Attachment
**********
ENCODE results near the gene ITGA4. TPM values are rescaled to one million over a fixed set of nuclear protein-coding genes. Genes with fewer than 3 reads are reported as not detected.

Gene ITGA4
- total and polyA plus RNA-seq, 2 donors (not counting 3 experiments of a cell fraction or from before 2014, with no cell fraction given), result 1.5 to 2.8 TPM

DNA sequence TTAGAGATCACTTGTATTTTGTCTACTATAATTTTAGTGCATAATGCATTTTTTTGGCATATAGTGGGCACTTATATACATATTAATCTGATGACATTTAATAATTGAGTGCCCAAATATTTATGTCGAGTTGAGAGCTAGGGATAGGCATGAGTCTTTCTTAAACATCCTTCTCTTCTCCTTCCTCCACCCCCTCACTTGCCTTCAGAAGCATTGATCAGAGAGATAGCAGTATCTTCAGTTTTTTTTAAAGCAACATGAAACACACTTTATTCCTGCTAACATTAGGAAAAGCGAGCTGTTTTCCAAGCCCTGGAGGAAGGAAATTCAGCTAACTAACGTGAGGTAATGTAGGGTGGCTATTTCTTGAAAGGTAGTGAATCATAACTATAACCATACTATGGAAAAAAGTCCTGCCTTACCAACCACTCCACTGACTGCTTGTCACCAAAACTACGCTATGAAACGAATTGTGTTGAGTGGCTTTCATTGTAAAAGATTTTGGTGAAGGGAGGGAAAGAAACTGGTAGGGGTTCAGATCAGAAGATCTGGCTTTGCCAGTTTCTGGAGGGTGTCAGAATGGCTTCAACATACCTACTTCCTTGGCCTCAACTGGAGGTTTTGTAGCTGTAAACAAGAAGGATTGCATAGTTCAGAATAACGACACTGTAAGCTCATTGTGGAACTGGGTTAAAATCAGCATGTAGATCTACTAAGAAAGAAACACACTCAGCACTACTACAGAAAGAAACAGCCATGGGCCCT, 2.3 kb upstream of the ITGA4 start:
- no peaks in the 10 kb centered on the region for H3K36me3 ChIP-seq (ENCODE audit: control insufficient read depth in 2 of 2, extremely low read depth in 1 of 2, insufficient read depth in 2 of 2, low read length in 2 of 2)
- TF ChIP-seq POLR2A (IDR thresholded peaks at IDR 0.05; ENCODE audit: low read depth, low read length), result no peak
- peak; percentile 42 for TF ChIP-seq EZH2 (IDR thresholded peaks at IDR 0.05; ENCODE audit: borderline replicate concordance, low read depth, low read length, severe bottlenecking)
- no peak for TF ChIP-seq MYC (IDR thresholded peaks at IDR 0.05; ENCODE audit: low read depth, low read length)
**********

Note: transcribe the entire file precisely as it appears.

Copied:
ENCODE results near the gene ITGA4. TPM values are rescaled to one million over a fixed set of nuclear protein-coding genes. Genes with fewer than 3 reads are reported as not detected.

Gene ITGA4
- total and polyA plus RNA-seq, 2 donors (not counting 3 experiments of a cell fraction or from before 2014, with no cell fraction given), result 1.5 to 2.8 TPM

DNA sequence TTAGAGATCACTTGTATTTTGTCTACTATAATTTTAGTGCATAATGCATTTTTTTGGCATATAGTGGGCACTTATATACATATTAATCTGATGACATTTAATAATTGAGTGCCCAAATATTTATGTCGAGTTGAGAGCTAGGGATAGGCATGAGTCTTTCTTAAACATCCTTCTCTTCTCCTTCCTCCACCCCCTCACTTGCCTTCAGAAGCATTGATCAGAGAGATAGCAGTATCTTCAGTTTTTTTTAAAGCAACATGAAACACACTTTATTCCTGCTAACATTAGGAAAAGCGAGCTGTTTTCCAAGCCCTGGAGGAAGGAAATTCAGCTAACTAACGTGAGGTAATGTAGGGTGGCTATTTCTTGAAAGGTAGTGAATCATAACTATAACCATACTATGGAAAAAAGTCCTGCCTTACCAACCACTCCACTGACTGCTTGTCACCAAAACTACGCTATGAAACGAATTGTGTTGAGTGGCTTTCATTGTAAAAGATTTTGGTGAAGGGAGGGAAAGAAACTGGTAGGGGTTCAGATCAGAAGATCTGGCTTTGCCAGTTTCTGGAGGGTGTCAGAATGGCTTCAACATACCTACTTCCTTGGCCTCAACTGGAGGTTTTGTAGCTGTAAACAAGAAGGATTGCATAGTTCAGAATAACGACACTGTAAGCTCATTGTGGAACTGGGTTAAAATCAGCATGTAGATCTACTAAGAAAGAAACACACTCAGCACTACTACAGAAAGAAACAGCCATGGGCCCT, 2.3 kb upstream of the ITGA4 start:
- no peaks in the 10 kb centered on the region for H3K36me3 ChIP-seq (ENCODE audit: control insufficient read depth in 2 of 2, extremely low read depth in 1 of 2, insufficient read depth in 2 of 2, low read length in 2 of 2)
- TF ChIP-seq POLR2A (IDR thresholded peaks at IDR 0.05; ENCODE audit: low read depth, low read length), result no peak
- peak; percentile 42 for TF ChIP-seq EZH2 (IDR thresholded peaks at IDR 0.05; ENCODE audit: borderline replicate concordance, low read depth, low read length, severe bottlenecking)
- no peak for TF ChIP-seq MYC (IDR thresholded peaks at IDR 0.05; ENCODE audit: low read depth, low read length)